|0.1.4||May 13, 2021|
|0.1.3||Apr 29, 2021|
|0.1.2||Apr 29, 2021|
|0.1.1||Apr 29, 2021|
|0.1.0||Apr 29, 2021|
#466 in Encoding
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Used in 5 crates (2 directly)
Esperanto for "access"
Aliri is a family of crates intended to help build access control, particularly of web APIs, where a token is the primary means of providing access.
aliri_base64 crate provides some utilities for more easily working
with byte arrays and buffers that need to be serialized using Base64 encoding.
This is particularly necessary for many of the types that
aliri works with,
but may also be of use to others as well.
The underlying encoding/decoding mechanism is provided by the
Base64Ref wrap owned and borrowed byte arrays that must be
serialized in the standard Base64 encoding with padding.
Base64UrlRef wrap owned and borrowed byte arrays that
must be serialized in the URL-safe Base64 encoding with no padding.
Additional encodings may be added in the future, but these were the two primary encodings required to support my base set of use cases.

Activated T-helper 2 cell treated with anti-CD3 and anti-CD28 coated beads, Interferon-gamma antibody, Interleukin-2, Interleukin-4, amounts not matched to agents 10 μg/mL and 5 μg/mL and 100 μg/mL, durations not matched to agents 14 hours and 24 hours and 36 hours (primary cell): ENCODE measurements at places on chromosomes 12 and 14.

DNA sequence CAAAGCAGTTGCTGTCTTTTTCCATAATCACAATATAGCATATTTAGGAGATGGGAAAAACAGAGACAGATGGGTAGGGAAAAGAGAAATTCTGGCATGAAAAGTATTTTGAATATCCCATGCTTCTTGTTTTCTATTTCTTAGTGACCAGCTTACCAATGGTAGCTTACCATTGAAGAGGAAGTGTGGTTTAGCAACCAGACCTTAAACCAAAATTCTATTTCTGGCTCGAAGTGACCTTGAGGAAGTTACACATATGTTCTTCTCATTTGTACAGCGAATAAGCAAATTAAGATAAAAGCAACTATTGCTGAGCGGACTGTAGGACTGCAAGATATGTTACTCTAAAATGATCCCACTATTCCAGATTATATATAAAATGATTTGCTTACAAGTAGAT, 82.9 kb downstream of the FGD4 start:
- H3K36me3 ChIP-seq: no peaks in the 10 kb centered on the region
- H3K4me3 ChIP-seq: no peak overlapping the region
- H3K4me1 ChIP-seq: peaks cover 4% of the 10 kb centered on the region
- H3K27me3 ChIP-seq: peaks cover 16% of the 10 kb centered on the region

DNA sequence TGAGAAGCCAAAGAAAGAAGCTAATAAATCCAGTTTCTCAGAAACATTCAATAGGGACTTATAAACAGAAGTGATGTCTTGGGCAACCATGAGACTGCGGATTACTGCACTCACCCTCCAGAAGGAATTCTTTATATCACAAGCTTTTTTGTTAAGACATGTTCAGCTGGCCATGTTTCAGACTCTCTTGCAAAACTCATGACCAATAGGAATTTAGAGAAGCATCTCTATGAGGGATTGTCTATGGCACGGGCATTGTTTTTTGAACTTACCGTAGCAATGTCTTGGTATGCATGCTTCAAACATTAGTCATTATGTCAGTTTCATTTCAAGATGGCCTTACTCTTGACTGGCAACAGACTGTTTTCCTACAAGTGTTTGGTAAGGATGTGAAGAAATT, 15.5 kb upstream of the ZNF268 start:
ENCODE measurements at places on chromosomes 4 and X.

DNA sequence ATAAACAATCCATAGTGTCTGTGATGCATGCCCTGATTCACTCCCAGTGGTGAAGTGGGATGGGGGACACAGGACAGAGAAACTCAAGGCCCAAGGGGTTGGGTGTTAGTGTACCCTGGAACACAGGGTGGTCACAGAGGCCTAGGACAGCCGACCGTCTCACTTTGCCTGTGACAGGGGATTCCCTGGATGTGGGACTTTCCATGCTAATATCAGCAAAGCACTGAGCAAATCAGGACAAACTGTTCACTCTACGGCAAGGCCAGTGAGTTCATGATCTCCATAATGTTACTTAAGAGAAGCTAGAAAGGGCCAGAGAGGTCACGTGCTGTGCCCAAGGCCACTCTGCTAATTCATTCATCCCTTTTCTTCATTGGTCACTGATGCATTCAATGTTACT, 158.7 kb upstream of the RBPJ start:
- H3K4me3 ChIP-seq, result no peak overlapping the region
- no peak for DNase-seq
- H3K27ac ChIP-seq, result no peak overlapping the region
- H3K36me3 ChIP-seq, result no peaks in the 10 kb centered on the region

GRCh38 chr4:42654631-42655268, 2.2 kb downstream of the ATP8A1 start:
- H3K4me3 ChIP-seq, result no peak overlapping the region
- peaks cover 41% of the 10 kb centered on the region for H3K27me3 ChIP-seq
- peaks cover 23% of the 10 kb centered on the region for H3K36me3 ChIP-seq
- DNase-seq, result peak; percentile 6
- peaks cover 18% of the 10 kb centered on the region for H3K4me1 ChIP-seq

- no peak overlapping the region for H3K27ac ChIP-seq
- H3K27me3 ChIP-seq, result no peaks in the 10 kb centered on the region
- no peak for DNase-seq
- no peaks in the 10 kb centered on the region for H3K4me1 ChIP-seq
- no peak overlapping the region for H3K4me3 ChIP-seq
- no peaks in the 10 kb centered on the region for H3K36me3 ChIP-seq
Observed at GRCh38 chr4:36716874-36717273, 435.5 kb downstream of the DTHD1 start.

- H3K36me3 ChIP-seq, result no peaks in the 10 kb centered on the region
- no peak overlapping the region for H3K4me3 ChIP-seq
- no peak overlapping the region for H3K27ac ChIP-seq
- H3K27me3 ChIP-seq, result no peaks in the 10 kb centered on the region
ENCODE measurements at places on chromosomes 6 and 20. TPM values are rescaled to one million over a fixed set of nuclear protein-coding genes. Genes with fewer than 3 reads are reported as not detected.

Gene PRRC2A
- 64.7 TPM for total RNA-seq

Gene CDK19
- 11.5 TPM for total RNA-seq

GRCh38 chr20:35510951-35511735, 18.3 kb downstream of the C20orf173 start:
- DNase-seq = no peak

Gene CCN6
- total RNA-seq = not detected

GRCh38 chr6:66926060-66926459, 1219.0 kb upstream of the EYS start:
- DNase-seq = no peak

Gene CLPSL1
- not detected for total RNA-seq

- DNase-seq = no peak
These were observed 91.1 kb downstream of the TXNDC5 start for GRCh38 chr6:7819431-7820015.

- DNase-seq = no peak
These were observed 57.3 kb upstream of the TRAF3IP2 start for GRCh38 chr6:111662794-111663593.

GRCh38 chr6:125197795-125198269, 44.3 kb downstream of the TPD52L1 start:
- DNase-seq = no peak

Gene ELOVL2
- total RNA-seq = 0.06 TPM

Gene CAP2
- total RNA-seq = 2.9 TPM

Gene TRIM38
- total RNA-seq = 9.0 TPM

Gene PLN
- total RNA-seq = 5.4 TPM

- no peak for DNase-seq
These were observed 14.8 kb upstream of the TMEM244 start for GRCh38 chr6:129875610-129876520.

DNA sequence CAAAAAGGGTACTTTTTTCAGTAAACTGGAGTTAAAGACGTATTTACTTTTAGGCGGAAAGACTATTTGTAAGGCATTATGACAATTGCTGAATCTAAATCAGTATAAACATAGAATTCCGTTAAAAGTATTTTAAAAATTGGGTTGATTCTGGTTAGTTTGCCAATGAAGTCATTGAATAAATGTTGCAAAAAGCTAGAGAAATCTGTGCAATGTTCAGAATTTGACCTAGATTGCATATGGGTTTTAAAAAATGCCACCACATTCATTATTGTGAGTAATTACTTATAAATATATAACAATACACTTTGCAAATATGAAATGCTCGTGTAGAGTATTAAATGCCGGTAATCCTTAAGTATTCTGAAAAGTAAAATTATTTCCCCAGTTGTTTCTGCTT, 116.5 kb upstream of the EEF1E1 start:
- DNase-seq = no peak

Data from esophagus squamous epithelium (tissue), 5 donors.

Aliri Base64 makes use of two lines of unsafe code. This unsafe code is limited
to the functions that allow the
Base64UrlRef to wrap borrowed
byte slices. This reinterpretation is safe because these types are transparent
#[repr(transparent)], and thus share the exact same
representation as the underlying slice. This is currently necessary as there is
currently no way to transmute equivalent representations of dynamically sized
values in safe Rust.
For the above reason, this crate uses
#![deny(unsafe_code)] rather than
#![forbid(unsafe_code)]. The only
#![allow(unsafe_code)] in the crate can
be located in the private
Note that, because
cargo-geiger has difficulty parsing out unsafe usage from
within macros, that tool won't report these crates as "radioactive", but
probably should. Do your due diligence.